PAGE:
Trump signs USMCA revamping North American trade
New York: United States President Donald Trump has signed the US-Mexico-Canada Agreement (USMCA) that revamps the trade arrangement between the three neighbours replacing a pact strongly criticised by him.
The USMCA signed on Wednesday sets the framework for the annual $1.4 trillion trade between the three neighbours and replaces the 26-year-old North American Free Trade Agreement (NAFTA).
USMCA is the only major legislation that got Trump the backing of Democrats, although the party leaders were shut out of the White House ceremony.
The rare example of bipartisan cooperation during Trump’s volatile three years in office, the signing took place while Trump was being tried in the Senate on charges brought by the Democrat-controlled House of Representatives.
Making trade fair from the US point of view has been one of the cornerstones Trump’s election manifesto and the USMCA is his second victory following the signing of the first phase of the China deal this month in the middle of his many trade wars.
Although she disagrees with the president on most issues, Democrat Speaker Nany Pelosi conceded last month, “There is no question of course that this trade agreement is much better than NAFTA.”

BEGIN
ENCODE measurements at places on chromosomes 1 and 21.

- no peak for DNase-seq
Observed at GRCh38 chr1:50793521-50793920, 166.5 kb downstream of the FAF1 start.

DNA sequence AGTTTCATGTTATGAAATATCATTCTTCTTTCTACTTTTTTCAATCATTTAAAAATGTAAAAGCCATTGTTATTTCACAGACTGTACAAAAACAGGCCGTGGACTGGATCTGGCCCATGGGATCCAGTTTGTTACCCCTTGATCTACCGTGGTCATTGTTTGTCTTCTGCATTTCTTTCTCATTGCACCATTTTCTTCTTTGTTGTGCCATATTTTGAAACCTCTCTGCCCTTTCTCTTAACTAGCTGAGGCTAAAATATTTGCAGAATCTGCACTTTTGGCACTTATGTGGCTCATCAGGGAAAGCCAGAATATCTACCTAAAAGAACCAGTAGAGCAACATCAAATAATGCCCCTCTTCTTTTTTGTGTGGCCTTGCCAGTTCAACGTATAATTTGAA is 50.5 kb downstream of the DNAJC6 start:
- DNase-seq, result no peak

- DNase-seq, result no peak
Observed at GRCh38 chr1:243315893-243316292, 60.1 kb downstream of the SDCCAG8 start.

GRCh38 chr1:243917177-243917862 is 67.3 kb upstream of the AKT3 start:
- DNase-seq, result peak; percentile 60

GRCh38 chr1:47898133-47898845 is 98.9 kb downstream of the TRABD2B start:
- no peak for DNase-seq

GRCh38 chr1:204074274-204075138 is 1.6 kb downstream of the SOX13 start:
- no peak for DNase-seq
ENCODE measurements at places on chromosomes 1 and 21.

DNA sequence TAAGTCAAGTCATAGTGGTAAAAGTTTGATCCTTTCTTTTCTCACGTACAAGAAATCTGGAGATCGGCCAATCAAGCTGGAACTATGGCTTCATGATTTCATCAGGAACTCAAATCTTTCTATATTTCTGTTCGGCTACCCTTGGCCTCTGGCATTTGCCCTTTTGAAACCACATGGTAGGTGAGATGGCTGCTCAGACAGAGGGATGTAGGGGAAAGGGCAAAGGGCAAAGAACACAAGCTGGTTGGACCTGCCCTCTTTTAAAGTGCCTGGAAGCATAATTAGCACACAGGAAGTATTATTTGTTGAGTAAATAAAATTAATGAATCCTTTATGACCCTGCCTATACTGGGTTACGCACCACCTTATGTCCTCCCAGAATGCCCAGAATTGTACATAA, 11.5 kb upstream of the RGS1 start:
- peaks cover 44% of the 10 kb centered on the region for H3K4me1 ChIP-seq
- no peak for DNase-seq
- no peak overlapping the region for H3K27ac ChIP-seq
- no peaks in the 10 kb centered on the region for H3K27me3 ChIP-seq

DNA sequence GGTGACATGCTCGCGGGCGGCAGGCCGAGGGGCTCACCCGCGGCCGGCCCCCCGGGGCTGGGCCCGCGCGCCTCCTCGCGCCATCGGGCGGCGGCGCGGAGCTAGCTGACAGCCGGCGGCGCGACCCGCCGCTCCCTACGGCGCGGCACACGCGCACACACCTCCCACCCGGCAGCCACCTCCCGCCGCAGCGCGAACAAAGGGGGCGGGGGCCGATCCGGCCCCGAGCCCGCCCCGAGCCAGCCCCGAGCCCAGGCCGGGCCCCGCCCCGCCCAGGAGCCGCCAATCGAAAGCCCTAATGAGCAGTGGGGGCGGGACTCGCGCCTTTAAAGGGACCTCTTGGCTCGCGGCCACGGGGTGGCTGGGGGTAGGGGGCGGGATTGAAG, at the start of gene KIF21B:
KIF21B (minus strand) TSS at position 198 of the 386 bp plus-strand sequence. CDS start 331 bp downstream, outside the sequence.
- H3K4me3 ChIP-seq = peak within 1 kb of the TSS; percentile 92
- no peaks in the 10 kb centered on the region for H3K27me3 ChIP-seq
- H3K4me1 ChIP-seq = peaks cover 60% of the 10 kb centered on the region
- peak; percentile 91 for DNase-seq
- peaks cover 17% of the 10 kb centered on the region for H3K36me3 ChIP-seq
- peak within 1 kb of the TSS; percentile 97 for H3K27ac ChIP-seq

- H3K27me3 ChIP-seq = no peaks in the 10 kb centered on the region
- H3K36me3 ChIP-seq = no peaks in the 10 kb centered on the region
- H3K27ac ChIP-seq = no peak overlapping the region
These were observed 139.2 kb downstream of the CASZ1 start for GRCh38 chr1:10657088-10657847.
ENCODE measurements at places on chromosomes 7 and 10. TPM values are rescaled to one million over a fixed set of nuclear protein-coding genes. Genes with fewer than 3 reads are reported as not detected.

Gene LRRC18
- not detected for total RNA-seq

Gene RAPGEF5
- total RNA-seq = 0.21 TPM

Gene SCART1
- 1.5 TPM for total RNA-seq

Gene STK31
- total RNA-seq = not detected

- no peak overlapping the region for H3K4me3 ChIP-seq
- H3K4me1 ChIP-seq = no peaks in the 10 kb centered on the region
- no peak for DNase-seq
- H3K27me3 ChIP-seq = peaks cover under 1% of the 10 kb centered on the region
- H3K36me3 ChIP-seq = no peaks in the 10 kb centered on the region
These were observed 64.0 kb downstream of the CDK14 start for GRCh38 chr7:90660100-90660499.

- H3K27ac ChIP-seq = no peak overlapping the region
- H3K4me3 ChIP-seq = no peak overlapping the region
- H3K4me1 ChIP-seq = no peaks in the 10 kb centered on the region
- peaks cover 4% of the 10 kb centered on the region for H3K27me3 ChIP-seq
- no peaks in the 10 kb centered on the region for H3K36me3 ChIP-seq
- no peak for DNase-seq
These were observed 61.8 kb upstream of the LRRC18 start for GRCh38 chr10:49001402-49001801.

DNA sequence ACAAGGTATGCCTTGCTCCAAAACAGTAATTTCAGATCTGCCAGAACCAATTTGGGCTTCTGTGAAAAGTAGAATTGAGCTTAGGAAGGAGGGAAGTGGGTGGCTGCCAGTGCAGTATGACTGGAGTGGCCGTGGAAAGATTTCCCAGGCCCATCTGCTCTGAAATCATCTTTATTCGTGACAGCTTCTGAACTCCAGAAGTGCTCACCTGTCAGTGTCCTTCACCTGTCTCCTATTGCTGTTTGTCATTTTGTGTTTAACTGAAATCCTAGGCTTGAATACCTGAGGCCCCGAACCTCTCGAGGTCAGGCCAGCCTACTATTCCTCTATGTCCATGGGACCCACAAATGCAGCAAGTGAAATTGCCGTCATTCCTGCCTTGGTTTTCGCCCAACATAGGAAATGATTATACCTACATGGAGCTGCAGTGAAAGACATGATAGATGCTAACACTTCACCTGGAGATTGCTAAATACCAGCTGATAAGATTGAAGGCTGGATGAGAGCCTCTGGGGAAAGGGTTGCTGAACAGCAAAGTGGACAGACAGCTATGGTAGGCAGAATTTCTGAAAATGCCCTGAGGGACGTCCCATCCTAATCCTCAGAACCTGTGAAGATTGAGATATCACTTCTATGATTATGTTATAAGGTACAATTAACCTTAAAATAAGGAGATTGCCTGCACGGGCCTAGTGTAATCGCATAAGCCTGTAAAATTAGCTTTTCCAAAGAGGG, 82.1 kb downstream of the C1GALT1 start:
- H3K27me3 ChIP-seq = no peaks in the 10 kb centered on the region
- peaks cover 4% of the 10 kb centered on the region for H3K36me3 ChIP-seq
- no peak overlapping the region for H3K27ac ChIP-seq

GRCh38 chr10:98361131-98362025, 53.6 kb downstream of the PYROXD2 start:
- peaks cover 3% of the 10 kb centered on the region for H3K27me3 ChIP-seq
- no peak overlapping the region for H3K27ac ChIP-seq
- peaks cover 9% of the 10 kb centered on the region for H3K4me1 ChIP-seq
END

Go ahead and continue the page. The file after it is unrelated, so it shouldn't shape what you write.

While the Mexican Senate has also approved it, the agreement has yet to be ratified by Canada and Prime Minister Justin Trudeau’s minority government is trying to get support for the pact, which may not get the OK till April.
NAFTA came into force in 1993 while Bill Clinton was president, although it was negotiated by his predecessor, George Bush and mainly slashed tariffs between the three countries encouraging companies to shift to low wage Mexico.
“We have replaced a disastrous trade deal that rewarded outsourcing with a truly fair and reciprocal trade deal that will keep jobs, wealth and growth right here in America,” Trump said at the signing ceremony.
Trump, who had attacked the NAFTA during his election campaign saying that it led to the loss of jobs in the US and and was weighted against the country.
The new agreement includes several environmental and labour provisions that were pushed by the Democrats during their negotiations with the White House.
These measures were directed mainly against Mexico, whose lower labour and environmental standards gave that country a big advantage over the US.
Trump’s base of workers suffering from NAFTA’s impact, as well as unions that lean towards the Democrats supported the USMCA.
The pact, for example, requires that to qualify for lower tariff at least 40 per cent of vehicles have to manufactured where workers are paid at least $16 an hour, and that 75 per cent of the components in an automobile has to come from within North America.
The agreement also seeks to provide greater access for US farm and dairy products to the other two countries, mainly affecting Canada.
In dealing with a contemporary issue that has entangled others like India and European countries, the USMCA blocks restrictions requiring data to be stored within a country.
Trump said that the USMC would increase US growth by 1.2 per cent and his officials have said that it would add several hundred thousand jobs, both of which are questioned by economists.